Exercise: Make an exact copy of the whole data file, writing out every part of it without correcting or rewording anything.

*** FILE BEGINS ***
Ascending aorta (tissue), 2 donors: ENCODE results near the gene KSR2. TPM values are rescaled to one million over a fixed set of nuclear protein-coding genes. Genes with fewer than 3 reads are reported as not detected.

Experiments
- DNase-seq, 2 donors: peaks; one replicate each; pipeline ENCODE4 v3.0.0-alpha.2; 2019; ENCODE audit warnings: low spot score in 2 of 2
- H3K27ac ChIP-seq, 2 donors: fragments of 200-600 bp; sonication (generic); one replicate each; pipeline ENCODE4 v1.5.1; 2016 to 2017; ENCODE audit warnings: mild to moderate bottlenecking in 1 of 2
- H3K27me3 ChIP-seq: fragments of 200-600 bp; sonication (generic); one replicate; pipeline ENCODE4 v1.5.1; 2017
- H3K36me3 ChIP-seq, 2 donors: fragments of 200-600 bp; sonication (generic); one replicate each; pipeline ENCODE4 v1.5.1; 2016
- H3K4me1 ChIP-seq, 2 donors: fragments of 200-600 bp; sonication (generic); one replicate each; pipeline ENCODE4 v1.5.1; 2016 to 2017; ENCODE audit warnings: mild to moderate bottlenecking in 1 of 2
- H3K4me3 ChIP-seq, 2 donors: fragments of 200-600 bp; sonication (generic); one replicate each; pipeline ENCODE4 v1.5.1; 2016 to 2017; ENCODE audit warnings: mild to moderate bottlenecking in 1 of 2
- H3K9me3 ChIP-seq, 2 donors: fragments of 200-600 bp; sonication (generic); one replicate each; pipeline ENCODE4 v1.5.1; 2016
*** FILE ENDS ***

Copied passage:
Ascending aorta (tissue), 2 donors: ENCODE results near the gene KSR2. TPM values are rescaled to one million over a fixed set of nuclear protein-coding genes. Genes with fewer than 3 reads are reported as not detected.

Experiments
- DNase-seq, 2 donors: peaks; one replicate each; pipeline ENCODE4 v3.0.0-alpha.2; 2019; ENCODE audit warnings: low spot score in 2 of 2
- H3K27ac ChIP-seq, 2 donors: fragments of 200-600 bp; sonication (generic); one replicate each; pipeline ENCODE4 v1.5.1; 2016 to 2017; ENCODE audit warnings: mild to moderate bottlenecking in 1 of 2
- H3K27me3 ChIP-seq: fragments of 200-600 bp; sonication (generic); one replicate; pipeline ENCODE4 v1.5.1; 2017
- H3K36me3 ChIP-seq, 2 donors: fragments of 200-600 bp; sonication (generic); one replicate each; pipeline ENCODE4 v1.5.1; 2016
- H3K4me1 ChIP-seq, 2 donors: fragments of 200-600 bp; sonication (generic); one replicate each; pipeline ENCODE4 v1.5.1; 2016 to 2017; ENCODE audit warnings: mild to moderate bottlenecking in 1 of 2
- H3K4me3 ChIP-seq, 2 donors: fragments of 200-600 bp; sonication (generic); one replicate each; pipeline ENCODE4 v1.5.1; 2016 to 2017; ENCODE audit warnings: mild to moderate bottlenecking in 1 of 2
- H3K9me3 ChIP-seq, 2 donors: fragments of 200-600 bp; sonication (generic); one replicate each; pipeline ENCODE4 v1.5.1; 2016